Your constituent ports depend on you to do your job in Washington but they also compete amongst themselves. How do you set your agenda?
AAPA has member ports throughout the Western Hemisphere, not just the U.S. For our U.S. member deep-draft ports (which we call our “Corporate” members), the association provides representation and advocacy support in Washington, D.C., on a wide range of issues. The issues in which AAPA is active are determined by our U.S. Legislative Policy Council. There are many legislative and regulatory issues of common concern for U.S. ports, such as federal funding for port security grants and the Diesel Emission Reduction Act grants, the budget for the U.S. Army Corps of Engineers, and the need to address freight mobility in transportation reauthorization legislation.
With regard to dredging, are we getting done what we need nationwide at this time?
The short answer is no; our nation’s navigation channels are not ever being adequately maintained, much less improved where necessary. However, as the 2013 Water Resources Development Act (WRDA) legislation advances in Congress, we are seeing signs that our elected leaders are paying more attention to the needs of U.S. ports. Even so, much more support and recognition is needed, as was evident earlier this year with ports receiving a C grade for infrastructure by the American Society of Civil Engineering. Each of the 50 states relies on an average of 15 different seaports to handle their imports and exports, which means that the nation needs a diverse range of deep-draft seaports on each of the three coasts and the Great Lakes. It’s not necessary for some seaports to dredge beyond their current authorized depths because they tend to specialize in cargoes that arrive on smaller ships that don’t need channels as deep as 50 feet. The busiest 59 U.S. seaports are dredged to their authorized and necessary channel depths only about 35% of the time, and far fewer channels are dredged to their authorized widths, which is necessary both for safe and efficient bi-directional navigation, and because ships are being built wider as well as deeper. In addition, while the U.S. Army Corps of Engineers is currently deepening a few federal navigation channels and has additional studies underway, it’s vital that we have a timely process to identify and conduct needed improvements throughout the port system.
How much additional government funding is needed for the nation’s river and harbor dredging projects?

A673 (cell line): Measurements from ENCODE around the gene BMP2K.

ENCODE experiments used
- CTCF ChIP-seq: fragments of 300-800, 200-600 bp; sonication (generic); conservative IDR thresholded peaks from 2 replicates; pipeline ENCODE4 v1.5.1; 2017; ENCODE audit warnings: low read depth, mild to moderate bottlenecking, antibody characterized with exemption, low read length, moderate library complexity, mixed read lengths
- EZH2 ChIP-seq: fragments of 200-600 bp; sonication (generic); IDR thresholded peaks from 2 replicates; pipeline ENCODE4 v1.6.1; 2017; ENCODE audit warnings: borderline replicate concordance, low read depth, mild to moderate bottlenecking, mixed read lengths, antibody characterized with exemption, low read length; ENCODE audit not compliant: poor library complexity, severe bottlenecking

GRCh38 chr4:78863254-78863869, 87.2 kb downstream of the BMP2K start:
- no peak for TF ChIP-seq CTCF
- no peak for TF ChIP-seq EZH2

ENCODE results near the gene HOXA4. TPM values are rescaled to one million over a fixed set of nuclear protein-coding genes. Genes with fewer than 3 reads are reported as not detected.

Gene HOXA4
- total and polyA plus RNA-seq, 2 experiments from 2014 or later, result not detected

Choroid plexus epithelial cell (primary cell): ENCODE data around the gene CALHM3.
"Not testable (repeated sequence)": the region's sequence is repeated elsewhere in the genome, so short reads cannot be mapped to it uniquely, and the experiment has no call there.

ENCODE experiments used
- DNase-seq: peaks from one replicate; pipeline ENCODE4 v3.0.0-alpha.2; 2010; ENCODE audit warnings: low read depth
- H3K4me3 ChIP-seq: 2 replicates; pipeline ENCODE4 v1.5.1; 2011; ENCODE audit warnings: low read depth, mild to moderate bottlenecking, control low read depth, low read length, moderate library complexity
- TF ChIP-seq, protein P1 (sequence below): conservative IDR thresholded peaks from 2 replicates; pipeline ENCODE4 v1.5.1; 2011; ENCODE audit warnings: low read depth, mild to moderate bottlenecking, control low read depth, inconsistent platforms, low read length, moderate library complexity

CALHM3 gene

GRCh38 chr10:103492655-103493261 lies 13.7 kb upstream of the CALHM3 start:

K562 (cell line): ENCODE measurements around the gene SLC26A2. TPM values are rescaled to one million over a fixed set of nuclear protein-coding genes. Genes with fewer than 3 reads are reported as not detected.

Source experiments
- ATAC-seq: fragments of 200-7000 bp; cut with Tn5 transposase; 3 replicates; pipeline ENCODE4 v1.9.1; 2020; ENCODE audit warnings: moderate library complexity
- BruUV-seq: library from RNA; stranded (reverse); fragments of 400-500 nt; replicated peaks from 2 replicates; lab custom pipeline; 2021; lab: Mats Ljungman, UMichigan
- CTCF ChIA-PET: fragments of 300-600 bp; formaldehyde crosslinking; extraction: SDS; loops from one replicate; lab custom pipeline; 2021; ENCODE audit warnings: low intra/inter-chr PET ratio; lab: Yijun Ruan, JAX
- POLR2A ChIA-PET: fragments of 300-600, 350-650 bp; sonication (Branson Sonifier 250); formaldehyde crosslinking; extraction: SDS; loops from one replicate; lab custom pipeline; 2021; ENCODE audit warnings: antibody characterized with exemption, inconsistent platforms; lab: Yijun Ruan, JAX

If Congress appropriated all the annual Harbor Maintenance Tax (HMT) revenues collected each year, the nation’s coastal ports and harbors could be fully maintained to their constructed depths and widths. The HMT generated $1.6 billion in revenues in fiscal 2012. The President’s fiscal 2014 budget requests $890M of HMT eligible work. The maintenance backlog would be accomplished over an estimated 5-7 years with full annual appropriation of the HMT.
Is there a national shortage of dredging equipment?
The U.S. Army Corps of Engineers successfully managed a dredging program twice the current annual program in the 2009-2010 timeframe when it simultaneously executed its annual program, executed post-hurricane supplemental appropriations and received ARRA funding. The Corps has two hopper dredges in a Ready Reserve status to be activated in the event no awardable bids are received from private industry. The dredging industry has several new dredges recently completed or under construction that will increase dredging capability.
Are you happy with what USACE is accomplishing at present? Could they do more?
AAPA considers the USACE a partner. To that end, AAPA and the Corps are working together on a Quality Partnership Initiative that addresses current industry issues and needs, and collaborates to enhance the Corps’ project study/delivery and communication processes, as well as changes to authorities and laws that would better facilitate the development and maintenance of the Corps’ coastal navigation projects. To see a copy of our 2012 Quality Partnership Initiative Report, click: http://aapa.files.cms-plus.com/Final%20QPI%20Report%2011_2012.pdf
The Number One issue facing your constituents – is it the same for smaller, more brown water-oriented ports as it is for the larger, so-called blue water gateways?